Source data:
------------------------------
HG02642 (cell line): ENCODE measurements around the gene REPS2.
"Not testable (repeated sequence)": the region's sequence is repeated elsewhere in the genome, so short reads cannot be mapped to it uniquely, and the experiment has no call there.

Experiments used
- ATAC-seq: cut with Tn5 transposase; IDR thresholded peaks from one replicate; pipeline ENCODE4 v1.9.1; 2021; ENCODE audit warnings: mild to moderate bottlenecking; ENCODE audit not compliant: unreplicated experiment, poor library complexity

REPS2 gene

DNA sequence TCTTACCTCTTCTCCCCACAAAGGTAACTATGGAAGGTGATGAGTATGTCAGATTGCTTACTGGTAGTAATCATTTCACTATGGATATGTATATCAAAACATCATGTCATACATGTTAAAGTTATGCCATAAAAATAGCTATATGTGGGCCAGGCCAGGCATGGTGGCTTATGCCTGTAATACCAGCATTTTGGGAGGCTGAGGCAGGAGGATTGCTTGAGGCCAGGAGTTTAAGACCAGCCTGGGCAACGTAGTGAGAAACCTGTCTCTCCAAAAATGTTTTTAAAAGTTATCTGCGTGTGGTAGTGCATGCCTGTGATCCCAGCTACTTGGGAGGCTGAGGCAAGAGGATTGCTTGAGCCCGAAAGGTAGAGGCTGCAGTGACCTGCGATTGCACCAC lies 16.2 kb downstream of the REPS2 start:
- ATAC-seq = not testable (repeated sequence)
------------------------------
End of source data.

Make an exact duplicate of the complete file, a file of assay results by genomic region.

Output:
HG02642 (cell line): ENCODE measurements around the gene REPS2.
"Not testable (repeated sequence)": the region's sequence is repeated elsewhere in the genome, so short reads cannot be mapped to it uniquely, and the experiment has no call there.

Experiments used
- ATAC-seq: cut with Tn5 transposase; IDR thresholded peaks from one replicate; pipeline ENCODE4 v1.9.1; 2021; ENCODE audit warnings: mild to moderate bottlenecking; ENCODE audit not compliant: unreplicated experiment, poor library complexity

REPS2 gene

DNA sequence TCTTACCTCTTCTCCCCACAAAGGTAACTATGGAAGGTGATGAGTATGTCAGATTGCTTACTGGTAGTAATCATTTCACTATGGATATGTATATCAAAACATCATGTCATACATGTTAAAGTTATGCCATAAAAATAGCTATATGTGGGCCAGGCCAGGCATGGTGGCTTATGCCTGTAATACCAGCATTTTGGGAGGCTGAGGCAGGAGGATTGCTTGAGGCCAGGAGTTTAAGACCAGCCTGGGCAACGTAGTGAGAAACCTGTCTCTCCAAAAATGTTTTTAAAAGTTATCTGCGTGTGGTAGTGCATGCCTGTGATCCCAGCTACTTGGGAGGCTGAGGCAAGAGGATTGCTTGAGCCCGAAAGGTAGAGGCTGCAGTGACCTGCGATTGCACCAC lies 16.2 kb downstream of the REPS2 start:
- ATAC-seq = not testable (repeated sequence)